“Many studies have demonstrated that young children living in economically challenged circumstances face an uphill battle to meet their developmental milestones and enter kindergarten ready for the education challenges ahead,” continued Sanderson. “Fortunately, research also tells us that we can change that trajectory by intervening early and providing services that support both young children and their parents. The project at Lord Selkirk Park is demonstrating exactly that. We have seen the ripple effect boost a child’s potential, and suddenly the parent is also engaged, motivated and inspired to explore their own developmental path. Kids benefit, families benefit, and the community grows stronger and healthier.”
To learn more about the project findings, visit communityofchange.org.
Important research from the Science of Early Child Development (SECD) has received a funding boost from the Natural Sciences and Engineering Research Council of Canada (NSERC), through the College and Community Social Innovation Fund (CCSIF).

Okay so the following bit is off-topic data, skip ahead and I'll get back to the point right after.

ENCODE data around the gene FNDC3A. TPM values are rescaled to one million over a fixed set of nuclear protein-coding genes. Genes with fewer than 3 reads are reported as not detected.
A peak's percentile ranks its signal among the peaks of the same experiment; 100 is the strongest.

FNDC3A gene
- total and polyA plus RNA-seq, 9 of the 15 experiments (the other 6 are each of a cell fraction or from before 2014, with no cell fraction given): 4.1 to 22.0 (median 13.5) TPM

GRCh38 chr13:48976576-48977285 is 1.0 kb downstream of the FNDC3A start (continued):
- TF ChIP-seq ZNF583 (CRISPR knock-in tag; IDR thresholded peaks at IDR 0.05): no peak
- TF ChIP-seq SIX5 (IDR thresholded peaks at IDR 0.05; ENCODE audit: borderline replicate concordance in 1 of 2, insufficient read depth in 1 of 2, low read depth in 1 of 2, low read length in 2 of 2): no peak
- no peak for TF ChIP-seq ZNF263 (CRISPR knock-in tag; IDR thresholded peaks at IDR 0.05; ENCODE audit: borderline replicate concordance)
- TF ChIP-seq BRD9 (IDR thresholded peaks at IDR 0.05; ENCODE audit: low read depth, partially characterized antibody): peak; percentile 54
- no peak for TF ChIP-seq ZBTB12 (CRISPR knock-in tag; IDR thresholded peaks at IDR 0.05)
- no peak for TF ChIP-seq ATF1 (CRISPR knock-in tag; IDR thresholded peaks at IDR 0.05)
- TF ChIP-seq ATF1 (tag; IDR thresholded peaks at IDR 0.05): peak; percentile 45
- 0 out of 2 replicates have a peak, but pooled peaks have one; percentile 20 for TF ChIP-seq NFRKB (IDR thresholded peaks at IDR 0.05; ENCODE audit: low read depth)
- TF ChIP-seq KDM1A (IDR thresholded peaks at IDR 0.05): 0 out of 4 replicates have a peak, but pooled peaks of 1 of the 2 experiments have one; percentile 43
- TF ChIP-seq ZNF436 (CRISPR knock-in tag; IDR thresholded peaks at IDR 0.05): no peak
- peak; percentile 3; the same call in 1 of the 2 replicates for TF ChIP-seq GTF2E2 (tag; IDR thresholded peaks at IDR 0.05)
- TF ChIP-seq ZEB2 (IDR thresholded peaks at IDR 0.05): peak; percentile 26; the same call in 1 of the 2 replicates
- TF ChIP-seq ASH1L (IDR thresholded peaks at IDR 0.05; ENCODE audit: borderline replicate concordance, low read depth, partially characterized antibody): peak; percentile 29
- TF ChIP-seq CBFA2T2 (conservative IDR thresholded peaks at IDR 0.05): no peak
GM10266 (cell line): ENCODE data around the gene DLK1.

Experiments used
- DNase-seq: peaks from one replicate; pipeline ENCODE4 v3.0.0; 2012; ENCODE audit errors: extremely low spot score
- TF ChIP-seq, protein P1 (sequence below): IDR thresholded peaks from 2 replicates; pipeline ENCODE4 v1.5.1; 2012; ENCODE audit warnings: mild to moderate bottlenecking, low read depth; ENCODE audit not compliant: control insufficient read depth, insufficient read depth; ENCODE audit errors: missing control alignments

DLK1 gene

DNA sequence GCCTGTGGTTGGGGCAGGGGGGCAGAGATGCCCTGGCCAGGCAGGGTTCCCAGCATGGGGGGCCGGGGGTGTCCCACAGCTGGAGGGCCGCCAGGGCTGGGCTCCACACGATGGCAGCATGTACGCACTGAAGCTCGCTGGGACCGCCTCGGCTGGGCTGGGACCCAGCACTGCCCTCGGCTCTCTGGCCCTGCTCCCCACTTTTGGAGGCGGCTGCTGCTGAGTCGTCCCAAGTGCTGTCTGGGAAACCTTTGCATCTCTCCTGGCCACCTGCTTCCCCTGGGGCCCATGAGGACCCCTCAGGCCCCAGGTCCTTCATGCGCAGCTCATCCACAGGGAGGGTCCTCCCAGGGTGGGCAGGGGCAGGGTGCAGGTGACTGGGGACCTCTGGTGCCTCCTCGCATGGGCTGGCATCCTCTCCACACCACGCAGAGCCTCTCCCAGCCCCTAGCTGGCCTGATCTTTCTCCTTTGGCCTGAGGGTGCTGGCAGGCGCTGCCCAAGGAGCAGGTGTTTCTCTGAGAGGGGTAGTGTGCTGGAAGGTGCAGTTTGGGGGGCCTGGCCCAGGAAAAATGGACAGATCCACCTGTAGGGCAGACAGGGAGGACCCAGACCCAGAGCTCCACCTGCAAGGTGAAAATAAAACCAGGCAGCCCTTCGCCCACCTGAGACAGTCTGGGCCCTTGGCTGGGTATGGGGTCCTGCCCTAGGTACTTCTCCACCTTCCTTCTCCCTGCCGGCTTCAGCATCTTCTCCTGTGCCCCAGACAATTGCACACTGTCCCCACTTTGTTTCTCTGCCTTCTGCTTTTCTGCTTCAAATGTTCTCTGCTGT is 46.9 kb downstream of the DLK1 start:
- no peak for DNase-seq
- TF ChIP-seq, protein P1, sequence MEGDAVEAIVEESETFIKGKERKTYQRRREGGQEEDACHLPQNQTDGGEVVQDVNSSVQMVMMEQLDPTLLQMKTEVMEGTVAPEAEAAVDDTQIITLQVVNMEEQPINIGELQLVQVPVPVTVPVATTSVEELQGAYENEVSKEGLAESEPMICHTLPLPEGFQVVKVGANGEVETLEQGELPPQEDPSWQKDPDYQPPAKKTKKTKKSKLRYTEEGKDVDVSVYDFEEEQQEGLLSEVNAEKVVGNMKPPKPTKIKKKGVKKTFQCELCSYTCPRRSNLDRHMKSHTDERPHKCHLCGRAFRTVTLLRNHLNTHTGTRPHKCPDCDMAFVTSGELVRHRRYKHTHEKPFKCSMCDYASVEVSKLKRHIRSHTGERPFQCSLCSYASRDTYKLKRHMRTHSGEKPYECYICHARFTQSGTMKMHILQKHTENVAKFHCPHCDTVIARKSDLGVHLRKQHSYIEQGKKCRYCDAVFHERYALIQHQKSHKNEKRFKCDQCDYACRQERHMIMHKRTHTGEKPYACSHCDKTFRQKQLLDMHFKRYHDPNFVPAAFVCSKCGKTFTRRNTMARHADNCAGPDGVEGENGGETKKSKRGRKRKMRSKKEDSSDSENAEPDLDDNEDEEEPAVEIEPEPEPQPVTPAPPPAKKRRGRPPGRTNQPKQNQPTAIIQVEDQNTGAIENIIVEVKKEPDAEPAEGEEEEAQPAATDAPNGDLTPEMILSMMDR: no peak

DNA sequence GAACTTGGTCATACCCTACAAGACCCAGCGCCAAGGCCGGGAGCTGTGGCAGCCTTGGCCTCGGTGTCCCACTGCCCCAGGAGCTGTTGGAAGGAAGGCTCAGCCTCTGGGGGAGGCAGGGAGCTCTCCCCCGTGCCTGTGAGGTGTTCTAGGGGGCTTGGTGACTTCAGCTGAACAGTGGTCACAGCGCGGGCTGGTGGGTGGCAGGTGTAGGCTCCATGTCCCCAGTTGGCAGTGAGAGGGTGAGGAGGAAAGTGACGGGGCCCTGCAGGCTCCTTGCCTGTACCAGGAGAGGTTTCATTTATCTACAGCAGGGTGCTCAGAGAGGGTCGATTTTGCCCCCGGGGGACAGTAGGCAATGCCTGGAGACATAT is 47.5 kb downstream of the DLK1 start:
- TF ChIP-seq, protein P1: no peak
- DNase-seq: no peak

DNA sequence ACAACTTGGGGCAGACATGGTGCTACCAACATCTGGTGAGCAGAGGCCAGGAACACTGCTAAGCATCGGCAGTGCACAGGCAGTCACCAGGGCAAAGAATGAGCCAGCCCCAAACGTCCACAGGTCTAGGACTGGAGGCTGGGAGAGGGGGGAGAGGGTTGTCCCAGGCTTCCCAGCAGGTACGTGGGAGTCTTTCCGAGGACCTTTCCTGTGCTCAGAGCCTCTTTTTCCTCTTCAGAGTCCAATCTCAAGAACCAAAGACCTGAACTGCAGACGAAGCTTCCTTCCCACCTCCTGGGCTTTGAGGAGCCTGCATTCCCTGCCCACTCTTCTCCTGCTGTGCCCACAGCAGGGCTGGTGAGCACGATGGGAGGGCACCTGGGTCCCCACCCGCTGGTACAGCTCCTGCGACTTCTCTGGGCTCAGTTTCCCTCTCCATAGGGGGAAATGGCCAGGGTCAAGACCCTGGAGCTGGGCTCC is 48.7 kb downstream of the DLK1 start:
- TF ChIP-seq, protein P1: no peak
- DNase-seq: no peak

SECD will receive $240,000 over two years for the research project “Science to Practice to Play: Transferring the Best of Early Child Development Evidence to Parents Through Integrated Health Equity Teams.”
“Through this NSERC grant, we now have the opportunity to put SECD to the test with NorWest Co-op Community Health Centre, located in the Inkster community area just moments from RRC’s Notre Dame campus,” said Jan Sanderson, research chair at RRC’s School of Health Sciences and Community Services. “The Nursing Department and the Research Team from Health Sciences and Community Services are very excited to be working right in the Inkster neighbourhood with an organization that is extremely committed to supporting families and improving the outcomes for young children in their community.”